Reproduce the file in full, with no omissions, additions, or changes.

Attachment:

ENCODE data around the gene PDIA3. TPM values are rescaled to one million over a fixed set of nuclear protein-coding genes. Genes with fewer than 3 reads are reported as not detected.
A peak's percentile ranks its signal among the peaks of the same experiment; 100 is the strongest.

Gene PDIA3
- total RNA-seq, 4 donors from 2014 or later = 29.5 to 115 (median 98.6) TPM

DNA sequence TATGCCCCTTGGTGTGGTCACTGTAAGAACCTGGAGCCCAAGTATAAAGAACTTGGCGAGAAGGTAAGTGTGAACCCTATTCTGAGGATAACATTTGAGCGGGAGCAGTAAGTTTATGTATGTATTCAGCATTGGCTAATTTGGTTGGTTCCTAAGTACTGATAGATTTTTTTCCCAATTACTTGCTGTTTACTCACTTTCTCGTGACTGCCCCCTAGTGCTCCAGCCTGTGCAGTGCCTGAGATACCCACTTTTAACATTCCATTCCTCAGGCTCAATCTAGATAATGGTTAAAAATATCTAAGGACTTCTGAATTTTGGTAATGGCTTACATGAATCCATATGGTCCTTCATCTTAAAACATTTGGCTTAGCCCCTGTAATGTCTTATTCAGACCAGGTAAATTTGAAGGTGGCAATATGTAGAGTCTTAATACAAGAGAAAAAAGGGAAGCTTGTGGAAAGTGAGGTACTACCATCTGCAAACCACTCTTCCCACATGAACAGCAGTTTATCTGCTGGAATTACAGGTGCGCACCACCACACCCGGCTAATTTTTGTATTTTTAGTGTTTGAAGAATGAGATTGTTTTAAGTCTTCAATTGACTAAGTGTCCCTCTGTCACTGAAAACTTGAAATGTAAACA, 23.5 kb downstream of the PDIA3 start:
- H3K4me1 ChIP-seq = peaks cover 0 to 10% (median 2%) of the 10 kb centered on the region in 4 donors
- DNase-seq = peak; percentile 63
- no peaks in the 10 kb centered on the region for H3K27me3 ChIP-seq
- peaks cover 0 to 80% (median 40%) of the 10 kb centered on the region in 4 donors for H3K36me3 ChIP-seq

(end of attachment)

ENCODE data around the gene PDIA3. TPM values are rescaled to one million over a fixed set of nuclear protein-coding genes. Genes with fewer than 3 reads are reported as not detected.
A peak's percentile ranks its signal among the peaks of the same experiment; 100 is the strongest.

Gene PDIA3
- total RNA-seq, 4 donors from 2014 or later = 29.5 to 115 (median 98.6) TPM

DNA sequence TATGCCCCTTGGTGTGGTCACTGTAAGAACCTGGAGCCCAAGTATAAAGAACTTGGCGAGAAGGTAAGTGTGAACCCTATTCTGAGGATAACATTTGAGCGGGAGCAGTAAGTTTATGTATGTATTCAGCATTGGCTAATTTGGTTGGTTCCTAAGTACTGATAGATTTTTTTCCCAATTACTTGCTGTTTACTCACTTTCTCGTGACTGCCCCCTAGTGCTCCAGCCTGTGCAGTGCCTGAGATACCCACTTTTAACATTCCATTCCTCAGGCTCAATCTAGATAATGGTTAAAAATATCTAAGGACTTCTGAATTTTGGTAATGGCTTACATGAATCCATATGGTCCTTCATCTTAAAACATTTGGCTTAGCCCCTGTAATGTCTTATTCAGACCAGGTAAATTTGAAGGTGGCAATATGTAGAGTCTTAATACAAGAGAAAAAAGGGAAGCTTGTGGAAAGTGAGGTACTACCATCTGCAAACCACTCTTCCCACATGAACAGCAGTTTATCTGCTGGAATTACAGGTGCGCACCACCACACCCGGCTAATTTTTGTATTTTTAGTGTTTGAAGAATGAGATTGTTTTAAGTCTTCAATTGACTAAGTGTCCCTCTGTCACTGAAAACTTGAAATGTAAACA, 23.5 kb downstream of the PDIA3 start:
- H3K4me1 ChIP-seq = peaks cover 0 to 10% (median 2%) of the 10 kb centered on the region in 4 donors
- DNase-seq = peak; percentile 63
- no peaks in the 10 kb centered on the region for H3K27me3 ChIP-seq
- peaks cover 0 to 80% (median 40%) of the 10 kb centered on the region in 4 donors for H3K36me3 ChIP-seq